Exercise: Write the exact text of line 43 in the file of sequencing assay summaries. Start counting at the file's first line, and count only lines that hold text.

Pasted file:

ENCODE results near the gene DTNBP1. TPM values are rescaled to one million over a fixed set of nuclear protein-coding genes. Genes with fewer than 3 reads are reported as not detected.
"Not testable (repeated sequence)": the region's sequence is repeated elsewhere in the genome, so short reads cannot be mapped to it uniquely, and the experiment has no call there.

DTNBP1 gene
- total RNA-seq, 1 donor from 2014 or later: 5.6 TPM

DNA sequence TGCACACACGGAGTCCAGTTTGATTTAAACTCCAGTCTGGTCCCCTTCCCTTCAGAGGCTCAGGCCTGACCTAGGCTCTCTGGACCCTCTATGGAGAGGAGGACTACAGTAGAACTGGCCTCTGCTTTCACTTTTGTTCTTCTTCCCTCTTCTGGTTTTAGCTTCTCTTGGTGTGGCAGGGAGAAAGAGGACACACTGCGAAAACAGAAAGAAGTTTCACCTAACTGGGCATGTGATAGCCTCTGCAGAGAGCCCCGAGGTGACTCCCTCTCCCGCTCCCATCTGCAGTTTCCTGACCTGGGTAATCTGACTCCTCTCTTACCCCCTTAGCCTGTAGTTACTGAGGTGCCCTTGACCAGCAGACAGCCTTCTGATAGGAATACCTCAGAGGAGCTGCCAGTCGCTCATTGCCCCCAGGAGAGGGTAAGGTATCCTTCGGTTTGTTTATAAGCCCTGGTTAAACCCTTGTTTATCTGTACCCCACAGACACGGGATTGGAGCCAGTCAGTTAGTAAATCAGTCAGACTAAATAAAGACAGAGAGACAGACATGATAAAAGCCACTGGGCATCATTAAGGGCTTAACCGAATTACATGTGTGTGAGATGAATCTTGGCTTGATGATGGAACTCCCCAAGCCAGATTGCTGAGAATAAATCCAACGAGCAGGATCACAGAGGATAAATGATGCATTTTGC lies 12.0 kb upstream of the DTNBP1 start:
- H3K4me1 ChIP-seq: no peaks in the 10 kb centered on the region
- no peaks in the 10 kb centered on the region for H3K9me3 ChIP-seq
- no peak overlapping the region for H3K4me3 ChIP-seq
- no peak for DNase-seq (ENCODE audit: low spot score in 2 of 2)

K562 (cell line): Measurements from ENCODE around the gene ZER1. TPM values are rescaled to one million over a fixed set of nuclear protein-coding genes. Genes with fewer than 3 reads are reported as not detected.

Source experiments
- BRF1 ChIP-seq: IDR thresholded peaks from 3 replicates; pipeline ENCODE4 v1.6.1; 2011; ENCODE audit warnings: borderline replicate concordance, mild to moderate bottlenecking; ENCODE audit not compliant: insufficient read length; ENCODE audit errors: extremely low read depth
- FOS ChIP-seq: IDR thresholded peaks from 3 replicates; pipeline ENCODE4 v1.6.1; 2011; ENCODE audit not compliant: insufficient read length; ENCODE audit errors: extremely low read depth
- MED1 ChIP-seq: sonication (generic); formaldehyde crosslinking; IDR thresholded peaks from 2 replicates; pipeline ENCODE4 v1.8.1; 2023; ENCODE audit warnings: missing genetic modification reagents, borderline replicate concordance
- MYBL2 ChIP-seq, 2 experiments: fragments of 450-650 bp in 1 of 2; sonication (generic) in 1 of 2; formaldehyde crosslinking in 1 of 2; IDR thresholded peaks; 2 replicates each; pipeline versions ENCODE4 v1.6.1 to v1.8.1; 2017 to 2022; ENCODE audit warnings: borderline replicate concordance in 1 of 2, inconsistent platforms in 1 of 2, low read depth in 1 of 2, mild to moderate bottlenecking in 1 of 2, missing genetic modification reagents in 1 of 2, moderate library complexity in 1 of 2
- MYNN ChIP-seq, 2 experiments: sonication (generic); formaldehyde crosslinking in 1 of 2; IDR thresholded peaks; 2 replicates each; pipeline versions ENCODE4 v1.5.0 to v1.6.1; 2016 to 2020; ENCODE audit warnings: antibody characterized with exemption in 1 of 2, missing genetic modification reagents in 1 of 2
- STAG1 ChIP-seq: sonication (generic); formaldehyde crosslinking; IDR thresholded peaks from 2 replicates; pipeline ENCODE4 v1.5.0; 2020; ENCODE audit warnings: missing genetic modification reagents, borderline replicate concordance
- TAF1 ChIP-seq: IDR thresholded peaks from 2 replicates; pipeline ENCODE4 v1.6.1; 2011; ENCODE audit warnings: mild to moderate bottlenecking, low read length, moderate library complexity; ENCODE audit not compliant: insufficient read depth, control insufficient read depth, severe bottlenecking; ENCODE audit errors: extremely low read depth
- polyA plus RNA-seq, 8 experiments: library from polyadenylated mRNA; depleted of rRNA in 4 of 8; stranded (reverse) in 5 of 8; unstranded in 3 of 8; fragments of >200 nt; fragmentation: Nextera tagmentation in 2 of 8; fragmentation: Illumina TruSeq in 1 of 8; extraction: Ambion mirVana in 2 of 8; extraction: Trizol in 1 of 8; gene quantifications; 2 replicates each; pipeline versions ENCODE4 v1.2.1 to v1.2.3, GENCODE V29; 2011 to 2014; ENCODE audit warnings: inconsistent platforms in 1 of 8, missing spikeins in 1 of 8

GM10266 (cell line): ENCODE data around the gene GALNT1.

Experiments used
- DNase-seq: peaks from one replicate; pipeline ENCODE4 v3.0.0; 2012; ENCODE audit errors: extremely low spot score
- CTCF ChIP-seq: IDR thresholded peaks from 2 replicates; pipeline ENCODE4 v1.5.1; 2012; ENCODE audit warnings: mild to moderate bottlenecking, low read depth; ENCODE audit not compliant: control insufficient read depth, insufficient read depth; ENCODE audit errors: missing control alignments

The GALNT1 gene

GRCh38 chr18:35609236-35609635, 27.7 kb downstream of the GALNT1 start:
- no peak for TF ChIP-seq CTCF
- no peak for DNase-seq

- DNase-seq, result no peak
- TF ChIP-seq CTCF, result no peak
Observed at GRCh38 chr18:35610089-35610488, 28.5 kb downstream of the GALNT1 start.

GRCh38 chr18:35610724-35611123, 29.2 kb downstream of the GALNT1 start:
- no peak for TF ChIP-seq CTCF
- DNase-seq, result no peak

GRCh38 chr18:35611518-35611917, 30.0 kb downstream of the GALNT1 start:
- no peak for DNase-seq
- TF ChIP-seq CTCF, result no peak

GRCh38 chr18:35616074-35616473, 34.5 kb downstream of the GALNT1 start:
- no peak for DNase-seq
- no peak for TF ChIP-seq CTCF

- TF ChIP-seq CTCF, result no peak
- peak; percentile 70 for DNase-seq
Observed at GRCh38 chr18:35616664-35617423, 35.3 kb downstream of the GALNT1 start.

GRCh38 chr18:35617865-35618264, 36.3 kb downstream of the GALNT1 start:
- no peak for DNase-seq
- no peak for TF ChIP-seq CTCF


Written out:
GRCh38 chr18:35617865-35618264, 36.3 kb downstream of the GALNT1 start: